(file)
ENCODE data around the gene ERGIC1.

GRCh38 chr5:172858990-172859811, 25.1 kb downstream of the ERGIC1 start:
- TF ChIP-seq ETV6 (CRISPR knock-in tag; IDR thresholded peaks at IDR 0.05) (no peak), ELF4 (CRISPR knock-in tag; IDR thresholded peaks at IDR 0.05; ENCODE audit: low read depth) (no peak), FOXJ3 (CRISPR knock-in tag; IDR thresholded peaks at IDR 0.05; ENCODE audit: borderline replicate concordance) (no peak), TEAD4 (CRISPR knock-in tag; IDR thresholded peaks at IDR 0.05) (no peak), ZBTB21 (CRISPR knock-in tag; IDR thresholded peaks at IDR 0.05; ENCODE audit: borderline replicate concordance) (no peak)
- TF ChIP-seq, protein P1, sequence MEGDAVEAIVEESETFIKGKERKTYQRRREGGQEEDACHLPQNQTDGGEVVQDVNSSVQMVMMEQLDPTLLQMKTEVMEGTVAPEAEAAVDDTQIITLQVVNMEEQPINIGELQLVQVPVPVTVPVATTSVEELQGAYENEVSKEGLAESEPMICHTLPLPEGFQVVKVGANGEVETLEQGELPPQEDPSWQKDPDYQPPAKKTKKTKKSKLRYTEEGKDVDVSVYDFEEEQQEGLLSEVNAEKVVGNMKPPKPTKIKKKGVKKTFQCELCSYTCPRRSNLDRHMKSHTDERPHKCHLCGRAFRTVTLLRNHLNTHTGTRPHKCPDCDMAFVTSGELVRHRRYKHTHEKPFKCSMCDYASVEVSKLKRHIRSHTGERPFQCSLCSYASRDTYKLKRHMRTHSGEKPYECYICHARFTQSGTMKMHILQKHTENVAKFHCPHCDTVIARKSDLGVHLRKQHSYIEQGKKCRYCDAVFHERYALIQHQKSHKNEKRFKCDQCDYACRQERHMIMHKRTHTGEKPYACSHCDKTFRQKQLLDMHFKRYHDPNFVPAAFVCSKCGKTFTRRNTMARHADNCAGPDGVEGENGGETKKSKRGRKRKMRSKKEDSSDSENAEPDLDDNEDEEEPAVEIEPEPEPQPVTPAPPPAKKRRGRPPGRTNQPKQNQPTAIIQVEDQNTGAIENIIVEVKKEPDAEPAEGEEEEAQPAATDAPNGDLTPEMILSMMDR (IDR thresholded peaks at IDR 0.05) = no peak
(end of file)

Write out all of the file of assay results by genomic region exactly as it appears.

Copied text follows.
ENCODE data around the gene ERGIC1.

GRCh38 chr5:172858990-172859811, 25.1 kb downstream of the ERGIC1 start:
- TF ChIP-seq ETV6 (CRISPR knock-in tag; IDR thresholded peaks at IDR 0.05) (no peak), ELF4 (CRISPR knock-in tag; IDR thresholded peaks at IDR 0.05; ENCODE audit: low read depth) (no peak), FOXJ3 (CRISPR knock-in tag; IDR thresholded peaks at IDR 0.05; ENCODE audit: borderline replicate concordance) (no peak), TEAD4 (CRISPR knock-in tag; IDR thresholded peaks at IDR 0.05) (no peak), ZBTB21 (CRISPR knock-in tag; IDR thresholded peaks at IDR 0.05; ENCODE audit: borderline replicate concordance) (no peak)
- TF ChIP-seq, protein P1, sequence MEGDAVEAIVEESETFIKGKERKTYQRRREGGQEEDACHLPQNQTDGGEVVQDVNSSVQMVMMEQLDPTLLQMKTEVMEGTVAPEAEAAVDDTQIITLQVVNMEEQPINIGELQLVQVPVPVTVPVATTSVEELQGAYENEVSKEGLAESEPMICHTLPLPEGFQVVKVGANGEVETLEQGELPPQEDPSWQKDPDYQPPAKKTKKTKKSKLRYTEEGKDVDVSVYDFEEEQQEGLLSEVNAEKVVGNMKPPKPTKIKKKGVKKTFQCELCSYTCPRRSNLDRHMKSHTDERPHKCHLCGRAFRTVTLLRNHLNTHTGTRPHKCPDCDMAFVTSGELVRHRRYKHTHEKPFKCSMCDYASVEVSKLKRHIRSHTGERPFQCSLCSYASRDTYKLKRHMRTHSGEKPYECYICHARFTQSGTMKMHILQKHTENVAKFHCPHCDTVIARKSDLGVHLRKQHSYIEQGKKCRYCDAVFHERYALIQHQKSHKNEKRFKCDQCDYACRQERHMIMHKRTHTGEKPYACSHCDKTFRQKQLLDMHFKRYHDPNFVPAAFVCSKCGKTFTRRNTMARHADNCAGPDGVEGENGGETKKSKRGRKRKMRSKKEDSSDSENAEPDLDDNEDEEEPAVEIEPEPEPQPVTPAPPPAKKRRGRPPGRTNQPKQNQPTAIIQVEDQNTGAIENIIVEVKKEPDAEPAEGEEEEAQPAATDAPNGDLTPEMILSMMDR (IDR thresholded peaks at IDR 0.05) = no peak